"Wealth will increasingly be defined by our ability to go offline whenever we want." - Fernando Gros
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Blog // Technology
August 10, 2010

Late Summer G.A.S.

G.A.S. or Gear Acquisition Syndrome is the misguided belief that buying new gear will solve your life problems.

Late summer is often a dissatisfying time of year. It’s got little to do with climate (actually, this has been a relatively pleasant summer here in Hong Kong). Rather, it’s about coming back from holidays to face the technical and practical frustrations of my working environment and the fast approaching end to the year. Invariably, I wind up wanting to update or replace equipment and software and not infrequently pining after a better approach to my work (and leisure).

Since 1999, August and September have been tied to restarts for me. Back when I at King’s College London, this meant the start of the academic year. Lately, it has often been tied to the start of courses with BerkleeMusic. Of course, it’s also the school term for my kid. Moreover, the moves to Delhi in 2003 and Hong Kong in 2006 both happened over June, so August and September meant unpacking and getting on with life in those years.

Photography G.A.S.

This year, September is all about travelling back to India, which has meant a full reassessment of my photography gear. While I could always find an excuse to buy a new lens, my current set of glass is solid. I had hoped that Nikon would release a new mid range DLSR (there are rumours of an impending updates to the D90 and D700 ranges), but nothing eventuated, so I will travel with my D50 and probably pick up a spare (cheap) secondhand D50 as a backup.*

It might sound crazy to some to stick with such an “old” camera (discontinued in 2006, 6.1 MegaPixel sensor), but I know my way around this piece of equipment very well. Any new camera would require some learning, especially as I shoot almost everything in manual mode. Moreover, being in India will be demanding and I’m not keen to learn on the fly in what, for me, be a farily emotional trip.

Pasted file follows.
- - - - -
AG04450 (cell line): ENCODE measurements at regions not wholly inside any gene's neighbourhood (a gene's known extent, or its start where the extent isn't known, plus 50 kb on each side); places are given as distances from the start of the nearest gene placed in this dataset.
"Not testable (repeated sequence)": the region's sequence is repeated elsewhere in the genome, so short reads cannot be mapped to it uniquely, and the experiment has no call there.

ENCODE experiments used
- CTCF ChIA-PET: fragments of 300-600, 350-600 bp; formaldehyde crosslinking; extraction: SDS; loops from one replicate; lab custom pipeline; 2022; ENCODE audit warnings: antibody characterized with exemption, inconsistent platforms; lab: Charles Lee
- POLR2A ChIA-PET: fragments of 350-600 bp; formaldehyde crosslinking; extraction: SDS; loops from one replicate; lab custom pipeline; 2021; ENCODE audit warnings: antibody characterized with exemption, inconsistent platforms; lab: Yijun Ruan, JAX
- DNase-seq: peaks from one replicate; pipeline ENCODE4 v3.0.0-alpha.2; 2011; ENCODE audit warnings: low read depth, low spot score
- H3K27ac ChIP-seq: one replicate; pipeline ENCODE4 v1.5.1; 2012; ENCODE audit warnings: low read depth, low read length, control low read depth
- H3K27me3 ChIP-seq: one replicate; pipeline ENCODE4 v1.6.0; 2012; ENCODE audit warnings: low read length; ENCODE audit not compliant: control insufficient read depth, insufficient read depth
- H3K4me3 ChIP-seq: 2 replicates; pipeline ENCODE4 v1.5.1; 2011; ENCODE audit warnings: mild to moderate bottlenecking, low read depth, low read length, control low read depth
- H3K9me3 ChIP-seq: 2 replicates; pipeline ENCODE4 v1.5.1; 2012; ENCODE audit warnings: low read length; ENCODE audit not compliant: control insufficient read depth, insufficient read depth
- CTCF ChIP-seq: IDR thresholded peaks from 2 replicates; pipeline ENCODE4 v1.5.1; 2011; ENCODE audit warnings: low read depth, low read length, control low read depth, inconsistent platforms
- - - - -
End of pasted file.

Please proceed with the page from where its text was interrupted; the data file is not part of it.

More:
That said, I am picking up some graduated filters, from Singh-Ray, to help with sunrise and sunset photography as well as a pair of new camera bags from Clik Elite as well as a new strap from Black Rapid. And, of course, there’s the new MacBook Pro I mentioned last week.

Computer G.A.S.

My 2008 Mac Pro has turned out to be a great investment. I’m still running with 10GB and not feeling the need up upgrade that. However, the new Video Cards released this week by Apple (ATI 5770 and 5870) would be a welcome boost.

But, one thing that does keep me awake at night is backup. My frequent, but unsystematic approach means I have lost little data over the last five to six years, but I have a lot of dross stored on various drives. I still live with the horror of having my notebook stolen, soon after moving to London and losing six months of current work and scores of older archived files and essays.

So, I was captivated by Chase Jarvis’ recent video podcast on backup and workflow. Of course, this comes from someone who can afford to hire a full-time digital asset manager. Still, I could imagine implementing a smaller version of that (perhaps closer to the one David du Chemin demonstrates here), with some shiny new G Tech drives.